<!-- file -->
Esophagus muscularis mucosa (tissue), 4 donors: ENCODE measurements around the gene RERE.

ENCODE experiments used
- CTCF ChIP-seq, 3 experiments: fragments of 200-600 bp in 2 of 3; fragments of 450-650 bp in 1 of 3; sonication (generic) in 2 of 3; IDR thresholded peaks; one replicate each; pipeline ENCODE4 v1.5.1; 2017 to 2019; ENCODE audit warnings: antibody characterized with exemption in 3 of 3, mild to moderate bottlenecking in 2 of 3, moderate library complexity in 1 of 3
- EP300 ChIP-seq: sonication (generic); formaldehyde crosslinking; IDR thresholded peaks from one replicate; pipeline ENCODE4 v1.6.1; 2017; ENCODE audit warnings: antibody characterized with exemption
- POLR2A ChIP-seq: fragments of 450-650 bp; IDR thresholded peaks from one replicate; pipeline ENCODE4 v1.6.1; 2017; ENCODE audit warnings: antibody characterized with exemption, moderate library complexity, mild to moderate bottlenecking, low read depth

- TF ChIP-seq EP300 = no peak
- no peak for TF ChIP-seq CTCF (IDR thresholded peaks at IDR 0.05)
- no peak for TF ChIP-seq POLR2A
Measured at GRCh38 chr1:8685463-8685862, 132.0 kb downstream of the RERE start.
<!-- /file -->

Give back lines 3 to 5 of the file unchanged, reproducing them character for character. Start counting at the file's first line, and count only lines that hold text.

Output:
- CTCF ChIP-seq, 3 experiments: fragments of 200-600 bp in 2 of 3; fragments of 450-650 bp in 1 of 3; sonication (generic) in 2 of 3; IDR thresholded peaks; one replicate each; pipeline ENCODE4 v1.5.1; 2017 to 2019; ENCODE audit warnings: antibody characterized with exemption in 3 of 3, mild to moderate bottlenecking in 2 of 3, moderate library complexity in 1 of 3
- EP300 ChIP-seq: sonication (generic); formaldehyde crosslinking; IDR thresholded peaks from one replicate; pipeline ENCODE4 v1.6.1; 2017; ENCODE audit warnings: antibody characterized with exemption
- POLR2A ChIP-seq: fragments of 450-650 bp; IDR thresholded peaks from one replicate; pipeline ENCODE4 v1.6.1; 2017; ENCODE audit warnings: antibody characterized with exemption, moderate library complexity, mild to moderate bottlenecking, low read depth